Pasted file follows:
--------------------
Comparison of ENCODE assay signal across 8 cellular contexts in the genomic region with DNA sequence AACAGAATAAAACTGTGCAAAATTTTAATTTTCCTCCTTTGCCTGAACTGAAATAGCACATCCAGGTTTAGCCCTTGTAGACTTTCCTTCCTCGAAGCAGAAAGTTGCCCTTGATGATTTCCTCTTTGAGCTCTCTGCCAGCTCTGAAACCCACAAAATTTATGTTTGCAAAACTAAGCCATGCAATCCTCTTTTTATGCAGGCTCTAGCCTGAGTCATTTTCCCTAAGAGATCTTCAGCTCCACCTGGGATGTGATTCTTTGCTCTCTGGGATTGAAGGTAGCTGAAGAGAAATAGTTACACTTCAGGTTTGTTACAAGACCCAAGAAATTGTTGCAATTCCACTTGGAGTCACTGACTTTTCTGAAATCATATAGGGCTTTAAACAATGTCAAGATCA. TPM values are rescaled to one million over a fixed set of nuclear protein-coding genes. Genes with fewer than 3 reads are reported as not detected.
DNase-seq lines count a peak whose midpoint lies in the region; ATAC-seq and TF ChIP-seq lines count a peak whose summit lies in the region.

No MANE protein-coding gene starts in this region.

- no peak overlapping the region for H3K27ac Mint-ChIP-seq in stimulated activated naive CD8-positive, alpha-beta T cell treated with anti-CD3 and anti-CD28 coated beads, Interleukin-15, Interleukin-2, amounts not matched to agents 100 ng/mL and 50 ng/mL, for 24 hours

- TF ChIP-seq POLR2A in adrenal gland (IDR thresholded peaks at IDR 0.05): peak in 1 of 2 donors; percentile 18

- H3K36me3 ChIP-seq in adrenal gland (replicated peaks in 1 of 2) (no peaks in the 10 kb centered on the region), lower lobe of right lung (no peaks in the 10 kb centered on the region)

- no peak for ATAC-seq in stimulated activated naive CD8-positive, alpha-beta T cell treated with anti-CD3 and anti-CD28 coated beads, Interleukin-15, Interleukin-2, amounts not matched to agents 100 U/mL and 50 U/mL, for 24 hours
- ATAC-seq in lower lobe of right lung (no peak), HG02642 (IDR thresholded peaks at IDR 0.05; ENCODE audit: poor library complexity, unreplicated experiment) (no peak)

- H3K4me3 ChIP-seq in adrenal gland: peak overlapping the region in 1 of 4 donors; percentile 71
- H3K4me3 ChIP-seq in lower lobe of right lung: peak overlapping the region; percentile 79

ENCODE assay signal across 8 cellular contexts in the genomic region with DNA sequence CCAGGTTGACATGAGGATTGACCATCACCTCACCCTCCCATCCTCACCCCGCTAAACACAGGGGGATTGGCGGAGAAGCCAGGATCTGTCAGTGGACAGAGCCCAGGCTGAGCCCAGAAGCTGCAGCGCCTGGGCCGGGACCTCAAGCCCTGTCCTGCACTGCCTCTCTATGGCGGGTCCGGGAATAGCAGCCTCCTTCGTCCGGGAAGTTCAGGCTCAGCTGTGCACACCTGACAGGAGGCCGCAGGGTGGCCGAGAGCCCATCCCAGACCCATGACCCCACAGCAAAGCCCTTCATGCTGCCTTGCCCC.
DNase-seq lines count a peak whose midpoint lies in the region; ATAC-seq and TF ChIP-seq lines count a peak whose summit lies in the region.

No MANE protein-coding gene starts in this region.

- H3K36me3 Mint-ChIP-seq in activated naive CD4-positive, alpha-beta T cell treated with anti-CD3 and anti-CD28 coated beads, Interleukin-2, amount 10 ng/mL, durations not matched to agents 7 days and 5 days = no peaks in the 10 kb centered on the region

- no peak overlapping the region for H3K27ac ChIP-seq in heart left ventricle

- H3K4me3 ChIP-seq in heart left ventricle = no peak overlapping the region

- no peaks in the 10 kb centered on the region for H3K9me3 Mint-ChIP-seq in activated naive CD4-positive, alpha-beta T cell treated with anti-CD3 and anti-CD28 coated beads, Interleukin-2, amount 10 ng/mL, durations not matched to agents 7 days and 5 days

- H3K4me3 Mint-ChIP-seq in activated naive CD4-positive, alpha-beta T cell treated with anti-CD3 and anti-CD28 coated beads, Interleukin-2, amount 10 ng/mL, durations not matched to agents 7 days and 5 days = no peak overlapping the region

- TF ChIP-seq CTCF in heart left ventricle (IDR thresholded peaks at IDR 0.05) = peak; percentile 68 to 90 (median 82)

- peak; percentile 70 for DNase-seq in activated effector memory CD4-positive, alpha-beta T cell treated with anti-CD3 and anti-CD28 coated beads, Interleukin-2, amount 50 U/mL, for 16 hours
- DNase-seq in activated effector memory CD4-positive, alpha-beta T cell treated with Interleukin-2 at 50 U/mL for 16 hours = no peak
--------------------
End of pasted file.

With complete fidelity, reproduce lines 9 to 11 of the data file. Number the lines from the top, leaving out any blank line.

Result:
- H3K4me3 ChIP-seq in adrenal gland: peak overlapping the region in 1 of 4 donors; percentile 71
- H3K4me3 ChIP-seq in lower lobe of right lung: peak overlapping the region; percentile 79

ENCODE assay signal across 8 cellular contexts in the genomic region with DNA sequence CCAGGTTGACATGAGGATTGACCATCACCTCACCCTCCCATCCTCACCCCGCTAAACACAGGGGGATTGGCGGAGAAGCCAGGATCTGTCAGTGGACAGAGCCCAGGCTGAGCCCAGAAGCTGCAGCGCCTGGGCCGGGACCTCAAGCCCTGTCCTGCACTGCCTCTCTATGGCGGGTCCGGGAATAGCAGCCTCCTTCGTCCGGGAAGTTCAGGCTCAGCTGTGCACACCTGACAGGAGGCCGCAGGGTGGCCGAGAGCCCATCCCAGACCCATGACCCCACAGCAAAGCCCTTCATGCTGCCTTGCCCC.